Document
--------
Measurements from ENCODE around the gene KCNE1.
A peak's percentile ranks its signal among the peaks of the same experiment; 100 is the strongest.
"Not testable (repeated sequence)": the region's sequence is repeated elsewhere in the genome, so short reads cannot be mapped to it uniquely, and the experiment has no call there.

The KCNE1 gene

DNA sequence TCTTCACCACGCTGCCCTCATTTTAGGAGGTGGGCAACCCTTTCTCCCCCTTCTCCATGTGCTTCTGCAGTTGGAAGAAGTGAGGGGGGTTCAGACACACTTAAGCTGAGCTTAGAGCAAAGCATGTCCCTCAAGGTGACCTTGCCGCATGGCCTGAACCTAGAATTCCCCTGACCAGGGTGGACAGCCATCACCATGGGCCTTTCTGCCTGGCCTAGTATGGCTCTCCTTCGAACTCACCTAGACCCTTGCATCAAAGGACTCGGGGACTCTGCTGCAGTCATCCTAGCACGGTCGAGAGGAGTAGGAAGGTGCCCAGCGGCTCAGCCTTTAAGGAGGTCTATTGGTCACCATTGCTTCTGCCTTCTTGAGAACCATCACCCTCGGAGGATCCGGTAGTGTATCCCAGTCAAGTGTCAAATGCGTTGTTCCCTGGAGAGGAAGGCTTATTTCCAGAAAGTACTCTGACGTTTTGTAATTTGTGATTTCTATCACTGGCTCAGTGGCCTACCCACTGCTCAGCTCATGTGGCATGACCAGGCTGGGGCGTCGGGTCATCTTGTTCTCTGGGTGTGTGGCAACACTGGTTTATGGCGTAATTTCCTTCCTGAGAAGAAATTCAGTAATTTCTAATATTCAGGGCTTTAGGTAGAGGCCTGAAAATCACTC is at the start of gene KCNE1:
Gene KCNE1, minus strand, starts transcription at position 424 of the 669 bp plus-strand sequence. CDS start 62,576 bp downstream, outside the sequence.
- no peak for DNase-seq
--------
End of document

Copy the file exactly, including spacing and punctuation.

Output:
Measurements from ENCODE around the gene KCNE1.
A peak's percentile ranks its signal among the peaks of the same experiment; 100 is the strongest.
"Not testable (repeated sequence)": the region's sequence is repeated elsewhere in the genome, so short reads cannot be mapped to it uniquely, and the experiment has no call there.

The KCNE1 gene

DNA sequence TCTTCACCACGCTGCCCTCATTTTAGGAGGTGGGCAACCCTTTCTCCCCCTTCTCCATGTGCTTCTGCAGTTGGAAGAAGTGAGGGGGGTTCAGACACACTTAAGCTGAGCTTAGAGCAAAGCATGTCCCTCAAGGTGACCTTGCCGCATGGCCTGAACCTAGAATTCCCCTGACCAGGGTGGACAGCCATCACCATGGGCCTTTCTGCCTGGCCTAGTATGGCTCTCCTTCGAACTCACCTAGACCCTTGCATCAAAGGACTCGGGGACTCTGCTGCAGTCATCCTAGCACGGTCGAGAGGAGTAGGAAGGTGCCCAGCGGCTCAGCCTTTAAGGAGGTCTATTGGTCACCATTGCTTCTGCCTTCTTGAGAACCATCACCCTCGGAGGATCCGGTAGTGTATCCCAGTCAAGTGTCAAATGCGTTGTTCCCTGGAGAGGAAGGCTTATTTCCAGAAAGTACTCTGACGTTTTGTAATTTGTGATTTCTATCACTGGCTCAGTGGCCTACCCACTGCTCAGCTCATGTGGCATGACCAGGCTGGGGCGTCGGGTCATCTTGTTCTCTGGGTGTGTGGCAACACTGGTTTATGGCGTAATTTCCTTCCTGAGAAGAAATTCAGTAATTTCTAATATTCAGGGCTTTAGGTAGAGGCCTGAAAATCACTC is at the start of gene KCNE1:
Gene KCNE1, minus strand, starts transcription at position 424 of the 669 bp plus-strand sequence. CDS start 62,576 bp downstream, outside the sequence.
- no peak for DNase-seq